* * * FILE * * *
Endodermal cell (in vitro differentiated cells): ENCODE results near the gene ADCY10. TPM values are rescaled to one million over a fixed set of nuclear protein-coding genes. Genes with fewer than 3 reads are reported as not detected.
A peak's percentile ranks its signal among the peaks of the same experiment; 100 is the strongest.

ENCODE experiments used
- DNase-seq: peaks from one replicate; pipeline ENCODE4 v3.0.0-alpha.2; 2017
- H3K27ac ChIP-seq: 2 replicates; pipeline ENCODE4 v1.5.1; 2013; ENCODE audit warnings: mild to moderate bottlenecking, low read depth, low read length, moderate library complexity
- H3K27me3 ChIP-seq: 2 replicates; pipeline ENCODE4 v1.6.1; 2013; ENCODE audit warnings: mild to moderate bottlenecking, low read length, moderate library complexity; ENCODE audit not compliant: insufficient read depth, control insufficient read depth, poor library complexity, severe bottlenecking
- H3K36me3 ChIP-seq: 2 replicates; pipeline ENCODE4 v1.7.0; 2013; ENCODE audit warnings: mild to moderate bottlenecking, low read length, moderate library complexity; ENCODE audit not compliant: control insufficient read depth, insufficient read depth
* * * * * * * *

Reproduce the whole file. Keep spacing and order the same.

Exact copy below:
Endodermal cell (in vitro differentiated cells): ENCODE results near the gene ADCY10. TPM values are rescaled to one million over a fixed set of nuclear protein-coding genes. Genes with fewer than 3 reads are reported as not detected.
A peak's percentile ranks its signal among the peaks of the same experiment; 100 is the strongest.

ENCODE experiments used
- DNase-seq: peaks from one replicate; pipeline ENCODE4 v3.0.0-alpha.2; 2017
- H3K27ac ChIP-seq: 2 replicates; pipeline ENCODE4 v1.5.1; 2013; ENCODE audit warnings: mild to moderate bottlenecking, low read depth, low read length, moderate library complexity
- H3K27me3 ChIP-seq: 2 replicates; pipeline ENCODE4 v1.6.1; 2013; ENCODE audit warnings: mild to moderate bottlenecking, low read length, moderate library complexity; ENCODE audit not compliant: insufficient read depth, control insufficient read depth, poor library complexity, severe bottlenecking
- H3K36me3 ChIP-seq: 2 replicates; pipeline ENCODE4 v1.7.0; 2013; ENCODE audit warnings: mild to moderate bottlenecking, low read length, moderate library complexity; ENCODE audit not compliant: control insufficient read depth, insufficient read depth